How to de­velop an ef­fec­tive de­fault

Finweek English Edition - - COLLECTIVE INSIGHT - At Stan­lib. is strat­egy devel­op­ment man­ager

By Farai Muronda

To ini­ti­ate op­ti­mal de­fault choices, trus­tees first need to un­der­stand the con­text of their mem­ber base, which will dif­fer based on dif­fer­ent in­dus­tries as well as de­mo­graphic pro­files. Some in­dus­tries have a high turnover of staff, while in other in­dus­tries em­ploy­ees are re­tained for a long pe­riod, of­ten for an en­tire life­time.

Trus­tees also need to con­sider the evo­lu­tion of a mem­ber through the fund and what that would look like. What in­vest­ment choices should be avail­able to the mem­ber at what time of their life or sav­ings life-cy­cle?

Once a trustee has de­vel­oped a ro­bust pic­ture of the mem­ber base and the con­text of that mem­ber base, they ideally want to put them into “buck­ets” ac­cord­ing to a hand­ful of cat­e­gories us­ing fac­tors such as risk pro­file or de­sired re­turn out­come.


There have been many be­havioural eco­nomic stud­ies show­ing that when peo­ple are faced with choice, they tend to de­lay de­ci­sion-mak­ing for as long as pos­si­ble, to their own detri­ment.

By in­tro­duc­ing de­fault port­fo­lios, trus­tees are able to re­move the “de­ci­sion bur­den” from mem­bers and au­to­mat­i­cally as­sign them to an in­vest­ment. This is not to say that a mem­ber’s choice is taken away – mem­bers still have the right to ex­er­cise their own choice. But for the ma­jor­ity of mem­bers who are un­cer­tain what choice to make, de­fault port­fo­lios are a guide based on well­re­searched pa­ram­e­ters.


To aid mem­bers in un­der­stand­ing de­fault port­fo­lios avail­able to them, the in­dus­try needs to start us­ing a dif­fer­ent lan­guage.

For ex­am­ple, an av­er­age per­son would re­late to a port­fo­lio that pre­serves their money rather than a “low volatil­ity port­fo­lio”. It’s about say­ing the same thing but re­ally un­der­stand­ing the con­text of the mem­ber and en­sur­ing you can con­nect with them in a way that they un­der­stand.


Risk pro­fil­ing plays an im­por­tant role in achiev­ing op­ti­mal de­fault op­tions for mem­bers. How­ever, trus­tees should be care­ful of re­ly­ing solely on this. Risk pro­fil­ing looks at how much risk tol­er­ance a mem­ber has and places them in the right bucket for that level of risk tol­er­ance. In ad­di­tion to this, trus­tees should give a sig­nif­i­cant amount of weight to the in­vest­ment out­come that an in­vestor is seek­ing.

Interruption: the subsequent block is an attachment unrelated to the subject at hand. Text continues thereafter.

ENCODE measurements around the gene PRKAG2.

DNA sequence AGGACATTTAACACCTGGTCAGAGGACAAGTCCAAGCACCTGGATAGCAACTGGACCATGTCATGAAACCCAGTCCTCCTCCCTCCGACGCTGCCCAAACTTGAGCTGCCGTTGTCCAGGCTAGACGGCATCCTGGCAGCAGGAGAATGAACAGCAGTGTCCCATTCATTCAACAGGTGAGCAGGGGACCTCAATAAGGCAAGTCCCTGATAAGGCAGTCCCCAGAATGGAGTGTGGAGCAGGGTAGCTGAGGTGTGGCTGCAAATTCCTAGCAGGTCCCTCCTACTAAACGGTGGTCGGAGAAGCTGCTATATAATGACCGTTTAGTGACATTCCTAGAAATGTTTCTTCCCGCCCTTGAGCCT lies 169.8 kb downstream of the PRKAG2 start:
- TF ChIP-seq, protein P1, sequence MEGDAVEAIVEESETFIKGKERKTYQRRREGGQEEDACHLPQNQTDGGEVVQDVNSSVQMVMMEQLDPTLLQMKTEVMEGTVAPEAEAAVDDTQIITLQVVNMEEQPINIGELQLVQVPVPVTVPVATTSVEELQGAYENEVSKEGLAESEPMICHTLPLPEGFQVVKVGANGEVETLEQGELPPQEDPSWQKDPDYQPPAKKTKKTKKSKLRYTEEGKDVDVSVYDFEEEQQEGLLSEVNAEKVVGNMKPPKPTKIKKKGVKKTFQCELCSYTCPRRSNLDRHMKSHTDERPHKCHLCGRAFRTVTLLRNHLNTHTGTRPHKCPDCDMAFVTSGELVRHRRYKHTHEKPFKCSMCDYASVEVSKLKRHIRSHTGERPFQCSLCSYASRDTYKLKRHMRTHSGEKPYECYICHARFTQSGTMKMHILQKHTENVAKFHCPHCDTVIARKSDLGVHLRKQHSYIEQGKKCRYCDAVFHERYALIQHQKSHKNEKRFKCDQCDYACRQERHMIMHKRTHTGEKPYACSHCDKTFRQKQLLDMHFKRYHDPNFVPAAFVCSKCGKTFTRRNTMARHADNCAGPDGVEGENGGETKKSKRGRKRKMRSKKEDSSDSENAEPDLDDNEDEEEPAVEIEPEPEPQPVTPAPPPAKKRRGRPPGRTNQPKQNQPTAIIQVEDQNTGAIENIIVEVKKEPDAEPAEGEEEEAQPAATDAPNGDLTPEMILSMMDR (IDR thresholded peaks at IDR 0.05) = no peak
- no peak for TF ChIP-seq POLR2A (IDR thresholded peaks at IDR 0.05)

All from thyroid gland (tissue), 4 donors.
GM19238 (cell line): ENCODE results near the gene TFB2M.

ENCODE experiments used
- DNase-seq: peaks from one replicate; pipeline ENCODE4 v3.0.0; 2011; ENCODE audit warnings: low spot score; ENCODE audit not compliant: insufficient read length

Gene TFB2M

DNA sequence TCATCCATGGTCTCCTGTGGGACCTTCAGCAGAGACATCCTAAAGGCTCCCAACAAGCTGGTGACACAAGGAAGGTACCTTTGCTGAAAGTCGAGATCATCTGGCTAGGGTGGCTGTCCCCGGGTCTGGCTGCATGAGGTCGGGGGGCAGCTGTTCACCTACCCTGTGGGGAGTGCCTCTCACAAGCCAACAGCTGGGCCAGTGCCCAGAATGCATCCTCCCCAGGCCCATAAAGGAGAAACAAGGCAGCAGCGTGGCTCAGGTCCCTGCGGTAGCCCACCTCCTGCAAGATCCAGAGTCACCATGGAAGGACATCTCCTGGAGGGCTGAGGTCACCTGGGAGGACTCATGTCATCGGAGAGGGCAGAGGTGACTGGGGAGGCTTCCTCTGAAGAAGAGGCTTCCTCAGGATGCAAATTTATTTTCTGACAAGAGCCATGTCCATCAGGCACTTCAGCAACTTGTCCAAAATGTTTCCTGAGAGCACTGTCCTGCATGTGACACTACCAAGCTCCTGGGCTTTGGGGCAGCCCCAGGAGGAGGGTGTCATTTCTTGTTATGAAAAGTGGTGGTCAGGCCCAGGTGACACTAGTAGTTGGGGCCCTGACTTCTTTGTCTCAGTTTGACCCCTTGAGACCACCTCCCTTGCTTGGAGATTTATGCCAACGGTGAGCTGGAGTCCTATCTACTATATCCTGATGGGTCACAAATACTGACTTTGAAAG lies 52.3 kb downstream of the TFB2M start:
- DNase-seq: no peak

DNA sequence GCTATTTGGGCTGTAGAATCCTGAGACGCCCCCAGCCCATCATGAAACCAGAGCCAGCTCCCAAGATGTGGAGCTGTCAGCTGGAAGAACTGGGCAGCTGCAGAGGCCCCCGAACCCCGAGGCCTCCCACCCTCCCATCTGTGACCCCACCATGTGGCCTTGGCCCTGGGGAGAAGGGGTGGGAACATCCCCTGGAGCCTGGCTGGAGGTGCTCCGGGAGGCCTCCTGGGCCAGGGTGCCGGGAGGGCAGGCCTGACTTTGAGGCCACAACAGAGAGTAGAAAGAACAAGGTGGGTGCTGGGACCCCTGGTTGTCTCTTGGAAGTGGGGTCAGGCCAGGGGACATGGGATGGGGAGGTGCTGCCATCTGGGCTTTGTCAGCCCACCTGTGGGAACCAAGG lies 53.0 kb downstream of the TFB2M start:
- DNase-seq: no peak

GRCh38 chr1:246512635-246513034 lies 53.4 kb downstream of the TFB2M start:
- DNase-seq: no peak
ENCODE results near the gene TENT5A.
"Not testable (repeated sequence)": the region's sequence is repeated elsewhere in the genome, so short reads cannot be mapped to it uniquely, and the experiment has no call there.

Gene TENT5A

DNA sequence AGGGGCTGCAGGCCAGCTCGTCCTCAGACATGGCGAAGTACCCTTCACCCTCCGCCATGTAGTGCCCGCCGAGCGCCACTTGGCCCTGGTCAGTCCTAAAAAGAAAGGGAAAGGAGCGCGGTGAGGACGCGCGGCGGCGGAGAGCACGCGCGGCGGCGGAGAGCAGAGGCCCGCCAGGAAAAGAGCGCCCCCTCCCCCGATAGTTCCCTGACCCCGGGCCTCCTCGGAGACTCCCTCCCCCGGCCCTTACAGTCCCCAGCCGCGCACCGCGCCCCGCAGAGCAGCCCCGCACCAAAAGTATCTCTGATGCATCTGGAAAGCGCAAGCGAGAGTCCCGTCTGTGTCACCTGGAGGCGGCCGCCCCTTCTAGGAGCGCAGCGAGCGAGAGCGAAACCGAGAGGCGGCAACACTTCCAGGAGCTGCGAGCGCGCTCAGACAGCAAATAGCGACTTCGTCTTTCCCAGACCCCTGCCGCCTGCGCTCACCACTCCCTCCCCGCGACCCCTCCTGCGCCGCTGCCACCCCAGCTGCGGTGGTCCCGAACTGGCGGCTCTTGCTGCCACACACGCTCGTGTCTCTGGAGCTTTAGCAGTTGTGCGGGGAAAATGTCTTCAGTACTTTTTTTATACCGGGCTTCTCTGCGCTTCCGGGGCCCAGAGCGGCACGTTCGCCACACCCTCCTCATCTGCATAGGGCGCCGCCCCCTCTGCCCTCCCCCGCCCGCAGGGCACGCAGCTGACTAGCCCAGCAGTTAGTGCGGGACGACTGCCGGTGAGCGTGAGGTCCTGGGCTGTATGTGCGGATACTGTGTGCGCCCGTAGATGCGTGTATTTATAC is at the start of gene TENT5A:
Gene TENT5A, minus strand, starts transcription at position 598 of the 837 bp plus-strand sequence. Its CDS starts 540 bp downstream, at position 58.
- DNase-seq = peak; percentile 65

A risk pro­file may in­di­cate that a mem­ber is an ag­gres­sive in­vestor, but no­body likes to lose money – not even ag­gres­sive in­vestors. Sim­i­larly, a risk pro­file may clas­sify a mem­ber as con­ser­va­tive. How­ever, ev­ery in­vest­ment needs a cer­tain level of risk in or­der to earn a re­turn. A mem­ber can­not choose to be so con­ser­va­tive that they don’t earn a re­turn that keeps up with in­fla­tion.

Trus­tees should com­bine risk pro­fil­ing with a mech­a­nism that con­sid­ers the re­turn out­come that a mem­ber wants or needs.

One ex­am­ple of a de­fault in­vest­ment prod­uct that ac­com­mo­dates the need for a chang­ing risk pro­file is called a “tar­get date port­fo­lio” (a vari­a­tion on a life-stage port­fo­lio). If a mem­ber is tar­get­ing re­tire­ment in 30 years’ time, the port­fo­lio ad­justs ex­po­sures to risky as­sets ac­cord­ing to how far away from re­tire­ment the mem­ber is.

As a mem­ber gets closer to re­tire­ment, the port­fo­lio au­to­mat­i­cally re­bal­ances to in­clude more con­ser­va­tive and less volatile as­sets. The idea is that a mem­ber near­ing re­tire­ment doesn’t want to risk los­ing their base cap­i­tal – they are nat­u­rally en­ter­ing a pe­riod of preser­va­tion and con­ser­vatism. How­ever, a mem­ber that is 30 or 40 years from re­tire­ment should be in a growth and ac­cu­mu­la­tion phase and can, there­fore, have ex­po­sure to more volatile and high earn­ing asset classes.

trus­tees should

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